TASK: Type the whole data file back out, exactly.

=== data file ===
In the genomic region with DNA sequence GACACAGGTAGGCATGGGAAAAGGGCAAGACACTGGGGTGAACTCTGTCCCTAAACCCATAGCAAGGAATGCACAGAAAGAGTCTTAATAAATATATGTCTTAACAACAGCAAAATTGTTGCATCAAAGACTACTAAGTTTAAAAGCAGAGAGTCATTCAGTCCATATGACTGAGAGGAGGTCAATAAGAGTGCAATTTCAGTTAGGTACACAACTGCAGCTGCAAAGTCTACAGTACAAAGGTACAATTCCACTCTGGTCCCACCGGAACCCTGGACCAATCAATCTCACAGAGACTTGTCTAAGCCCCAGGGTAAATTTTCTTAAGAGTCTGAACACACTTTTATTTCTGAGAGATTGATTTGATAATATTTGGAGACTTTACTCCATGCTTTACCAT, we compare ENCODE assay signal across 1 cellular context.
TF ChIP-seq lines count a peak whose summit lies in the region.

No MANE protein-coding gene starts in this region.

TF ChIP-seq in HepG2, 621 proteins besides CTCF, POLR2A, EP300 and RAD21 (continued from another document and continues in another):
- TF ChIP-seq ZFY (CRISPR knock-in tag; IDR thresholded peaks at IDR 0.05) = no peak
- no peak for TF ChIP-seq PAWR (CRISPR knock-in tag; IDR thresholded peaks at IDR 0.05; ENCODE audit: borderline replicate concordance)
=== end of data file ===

In the genomic region with DNA sequence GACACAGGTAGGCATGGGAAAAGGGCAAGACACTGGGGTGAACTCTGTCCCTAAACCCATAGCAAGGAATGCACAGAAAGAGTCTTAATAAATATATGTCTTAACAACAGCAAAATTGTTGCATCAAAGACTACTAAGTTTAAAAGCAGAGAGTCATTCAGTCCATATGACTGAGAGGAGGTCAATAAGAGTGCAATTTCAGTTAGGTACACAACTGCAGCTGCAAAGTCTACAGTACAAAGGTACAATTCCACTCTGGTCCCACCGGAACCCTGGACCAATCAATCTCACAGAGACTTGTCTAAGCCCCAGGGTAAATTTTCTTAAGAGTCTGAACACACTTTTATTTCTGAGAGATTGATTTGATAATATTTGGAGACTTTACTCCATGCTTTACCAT, we compare ENCODE assay signal across 1 cellular context.
TF ChIP-seq lines count a peak whose summit lies in the region.

No MANE protein-coding gene starts in this region.

TF ChIP-seq in HepG2, 621 proteins besides CTCF, POLR2A, EP300 and RAD21 (continued from another document and continues in another):
- TF ChIP-seq ZFY (CRISPR knock-in tag; IDR thresholded peaks at IDR 0.05) = no peak
- no peak for TF ChIP-seq PAWR (CRISPR knock-in tag; IDR thresholded peaks at IDR 0.05; ENCODE audit: borderline replicate concordance)